Blog Archive

June, 2019

Chris: An Inclusive Employment Success Story


As a child, Chris Sayer was a familiar face around Burnaby Mountain Golf Course. His family took him there regularly to practice on the driving range, feed the ducks and have snacks in the kitchen. Little did they know those experiences would lead directly to his first job.

"Chris got to be well known there and he always was interested in helping out with the servers and in the kitchen," says his mom Shawn. "We always spent Mother’s Day at the breakfast buffet and the manager asked if Chris would like to run omelet orders and clear tables. That is how his employment began."

That was ten years ago, and Chris remains an important part of the kitchen crew today. "I clean dishes – loading the dish machine and scrubbing pots," he explains proudly. "Sometimes I assist the chef with other tasks."

Chris’ parents took a hands-on role early on to help Chris successfully transition into the work environment. "Glen (Chris’ father) worked in the hotel and restaurant industry and was familiar with kitchen dish machines," says Shawn. "He agreed to go to work with Chris, where he demonstrated what was expected and how to be safe. Later, he stayed close by so if Chris had a problem or the staff needed assistance communicating with Chris, he was there." Eventually, everyone was comfortable, and Glen was able to step back and allow Chris to work fully independently. It really helped that Chris’ new co-workers and managers were understanding, friendly and willing to take the time to explain things to him.

It’s those people who make the golf course Chris’ favourite place to work. "When it is really busy and the dishes pile up, it’s hard work. I get exhausted," confesses Chris. "But I love working with all the people in the kitchen, and the customers who know me."

A few years into his job, the City of Burnaby took over food services from the independent operator who ran it previously, and Chris had to reapply and go through a job interview. Glen was present throughout the interview process, but Chris answered all the questions appropriately on his own.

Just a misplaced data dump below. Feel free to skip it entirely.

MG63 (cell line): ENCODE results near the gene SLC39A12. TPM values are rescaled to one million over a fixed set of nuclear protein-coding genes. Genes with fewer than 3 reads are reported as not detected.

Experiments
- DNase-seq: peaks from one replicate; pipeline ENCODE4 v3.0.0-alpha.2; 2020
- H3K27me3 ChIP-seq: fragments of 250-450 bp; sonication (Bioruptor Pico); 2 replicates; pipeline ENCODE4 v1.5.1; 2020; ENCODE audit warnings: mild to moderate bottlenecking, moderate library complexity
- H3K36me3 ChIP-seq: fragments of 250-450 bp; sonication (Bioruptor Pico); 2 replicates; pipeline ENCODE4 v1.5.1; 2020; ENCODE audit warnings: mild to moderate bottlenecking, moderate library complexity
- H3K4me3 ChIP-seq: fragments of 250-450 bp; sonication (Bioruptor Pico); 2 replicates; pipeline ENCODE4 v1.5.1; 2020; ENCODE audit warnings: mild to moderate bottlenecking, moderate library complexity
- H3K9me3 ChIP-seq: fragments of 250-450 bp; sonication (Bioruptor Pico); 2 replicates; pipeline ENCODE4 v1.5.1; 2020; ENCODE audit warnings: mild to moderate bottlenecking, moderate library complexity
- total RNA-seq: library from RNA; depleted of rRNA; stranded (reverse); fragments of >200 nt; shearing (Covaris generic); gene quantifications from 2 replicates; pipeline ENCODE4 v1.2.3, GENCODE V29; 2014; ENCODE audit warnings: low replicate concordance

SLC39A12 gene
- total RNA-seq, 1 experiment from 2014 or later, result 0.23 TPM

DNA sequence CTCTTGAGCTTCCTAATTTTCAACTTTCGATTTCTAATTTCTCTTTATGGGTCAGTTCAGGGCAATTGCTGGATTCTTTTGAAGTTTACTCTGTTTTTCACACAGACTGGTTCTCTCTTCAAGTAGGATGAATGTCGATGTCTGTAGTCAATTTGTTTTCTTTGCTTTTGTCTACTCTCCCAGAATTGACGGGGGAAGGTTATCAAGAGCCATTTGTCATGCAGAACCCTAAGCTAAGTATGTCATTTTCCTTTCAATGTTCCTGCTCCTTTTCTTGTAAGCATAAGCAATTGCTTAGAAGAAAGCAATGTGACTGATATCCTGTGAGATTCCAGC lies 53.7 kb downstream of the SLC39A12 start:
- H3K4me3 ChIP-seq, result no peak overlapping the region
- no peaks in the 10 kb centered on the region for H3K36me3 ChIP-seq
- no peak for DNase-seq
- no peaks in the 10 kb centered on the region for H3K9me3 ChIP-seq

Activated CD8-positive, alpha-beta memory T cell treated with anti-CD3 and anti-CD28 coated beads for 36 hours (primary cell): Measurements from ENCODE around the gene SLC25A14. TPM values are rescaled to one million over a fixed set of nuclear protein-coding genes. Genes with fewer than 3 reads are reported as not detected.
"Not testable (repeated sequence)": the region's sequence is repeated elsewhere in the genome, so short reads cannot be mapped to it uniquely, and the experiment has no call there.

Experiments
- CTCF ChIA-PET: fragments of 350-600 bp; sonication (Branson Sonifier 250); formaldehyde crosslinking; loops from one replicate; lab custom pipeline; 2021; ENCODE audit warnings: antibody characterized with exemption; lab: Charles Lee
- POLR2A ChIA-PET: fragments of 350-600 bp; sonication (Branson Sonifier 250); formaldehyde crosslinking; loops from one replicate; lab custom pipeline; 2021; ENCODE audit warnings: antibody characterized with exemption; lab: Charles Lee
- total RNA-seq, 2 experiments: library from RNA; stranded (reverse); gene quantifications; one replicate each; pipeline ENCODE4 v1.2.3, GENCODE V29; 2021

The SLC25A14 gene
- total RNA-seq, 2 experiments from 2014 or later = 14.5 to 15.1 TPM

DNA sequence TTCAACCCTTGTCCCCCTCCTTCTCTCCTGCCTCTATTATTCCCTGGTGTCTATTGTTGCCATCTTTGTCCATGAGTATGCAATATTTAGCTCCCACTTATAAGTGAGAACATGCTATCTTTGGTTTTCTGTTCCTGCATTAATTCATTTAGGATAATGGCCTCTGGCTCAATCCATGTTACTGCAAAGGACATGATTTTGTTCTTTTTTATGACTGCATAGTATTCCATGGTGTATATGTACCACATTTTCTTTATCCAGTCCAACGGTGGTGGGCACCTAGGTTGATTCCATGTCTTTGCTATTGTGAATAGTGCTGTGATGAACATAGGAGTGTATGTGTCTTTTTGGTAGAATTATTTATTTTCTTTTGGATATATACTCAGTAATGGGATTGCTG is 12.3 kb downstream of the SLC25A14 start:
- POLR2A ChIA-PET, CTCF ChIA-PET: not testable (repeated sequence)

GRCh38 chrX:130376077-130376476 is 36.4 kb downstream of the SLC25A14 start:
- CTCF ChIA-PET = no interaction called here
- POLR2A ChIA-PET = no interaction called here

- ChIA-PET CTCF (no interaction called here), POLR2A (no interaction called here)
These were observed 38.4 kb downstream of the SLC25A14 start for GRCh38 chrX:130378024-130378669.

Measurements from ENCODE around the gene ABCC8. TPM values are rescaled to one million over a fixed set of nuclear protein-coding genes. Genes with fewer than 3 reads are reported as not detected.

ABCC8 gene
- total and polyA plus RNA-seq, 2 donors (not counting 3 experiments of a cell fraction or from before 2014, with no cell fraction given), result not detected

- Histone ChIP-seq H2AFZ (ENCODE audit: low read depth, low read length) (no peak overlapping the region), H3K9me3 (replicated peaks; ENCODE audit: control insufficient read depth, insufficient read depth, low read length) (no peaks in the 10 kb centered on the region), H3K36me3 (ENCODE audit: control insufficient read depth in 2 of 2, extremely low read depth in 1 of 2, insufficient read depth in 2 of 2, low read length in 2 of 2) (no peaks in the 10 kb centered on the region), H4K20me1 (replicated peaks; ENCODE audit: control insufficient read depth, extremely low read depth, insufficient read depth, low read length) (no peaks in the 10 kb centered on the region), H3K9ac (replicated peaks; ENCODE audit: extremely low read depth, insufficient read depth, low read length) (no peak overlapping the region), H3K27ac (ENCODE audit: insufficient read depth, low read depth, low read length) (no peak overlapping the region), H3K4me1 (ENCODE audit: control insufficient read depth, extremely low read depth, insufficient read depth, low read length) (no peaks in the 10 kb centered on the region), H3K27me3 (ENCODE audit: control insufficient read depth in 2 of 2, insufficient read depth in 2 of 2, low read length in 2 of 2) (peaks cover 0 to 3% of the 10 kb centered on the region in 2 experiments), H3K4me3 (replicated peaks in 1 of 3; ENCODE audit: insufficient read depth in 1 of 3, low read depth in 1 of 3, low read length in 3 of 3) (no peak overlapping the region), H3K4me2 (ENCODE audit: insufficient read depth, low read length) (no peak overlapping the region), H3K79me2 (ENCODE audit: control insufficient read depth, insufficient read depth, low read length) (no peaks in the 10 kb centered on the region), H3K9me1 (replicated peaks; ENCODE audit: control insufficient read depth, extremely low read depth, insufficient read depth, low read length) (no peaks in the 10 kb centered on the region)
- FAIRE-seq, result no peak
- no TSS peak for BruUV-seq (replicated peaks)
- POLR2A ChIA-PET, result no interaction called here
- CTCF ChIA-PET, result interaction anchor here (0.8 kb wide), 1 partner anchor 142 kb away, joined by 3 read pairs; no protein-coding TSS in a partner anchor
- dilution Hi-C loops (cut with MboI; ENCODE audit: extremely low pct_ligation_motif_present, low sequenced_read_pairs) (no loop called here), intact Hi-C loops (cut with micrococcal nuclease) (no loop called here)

Chris is a highly motivated worker who actively thinks about ways to be an encouragement to his colleagues. That fits in with his future goals, which include doing more prep work in the kitchen and helping the chefs more directly.

According to Shawn, having a job has given Chris a routine, independence, purpose and responsibility. It also gives him extra spending money to enable him to save up to purchase items that are important to him.

That success starts at home. "We really feel that getting involved as parents along with your child, and spending time volunteering with them, helps to build relationships that can lead to career opportunities," says Shawn. "Find out what your child is passionate about. Get familiar with the location and the people working there. Spend time with the people in that environment and get to know them."

And when it comes time to apply for the job, Chris says it’s important to remember the basics: "Always be on time, dress appropriately and work hard."

For Chris, those things are just par for the course.

The Inclusive Employment Success Story series is co-presented by the Down Syndrome Resource Foundation and Canadian Down Syndrome Society. Check the DSRF blog and CDSS website from June 10-20, 2019 for additional stories.

Danielle: An Inclusive Employment Success Story


Danielle Juilfs is one exceptionally busy young lady.

When she’s not serving as an ambassador for the Down Syndrome Resource Foundation, working at DSRF’s front desk, or winning medals in multiple Special Olympics sports, she can often be found walking the aisles of Loblaw City Market – her workplace of four-and-a-half years.

After completing school, Danielle enrolled in an employment preparation program at Capilano University. There, she received training in general work skills, resume writing and job expectations, and engaged in temporary placements to gain experience. Meanwhile, her father Jim was taking her to his office regularly, where Danielle worked with office staff to complete basic clerical duties. She also learned and practiced various bus routes in order to become comfortable traveling independently.

When she was ready to take on the working world, Danielle connected with posAbilities, an employment service agency that assists with placements for those with special needs. posAbilities provided additional training, as well as assistance with interviews and job searches.

Jim is quick to recommend such services to families preparing to transition their adult children to the workplace. "Begin the process early and take advantage of the services offered for work experience and job training. Expose your child to many different experiences for work and in life in general to prepare them to handle challenges and change. Keep in mind, it’s important to enjoy the work as well as being capable of performing the duties."

Indeed, Danielle enjoys her position at City Market, which she landed quite quickly after beginning her job hunt. In her current role she stocks and organizes shelves, ensures products are facing outwards, and checks the expiry dates of products.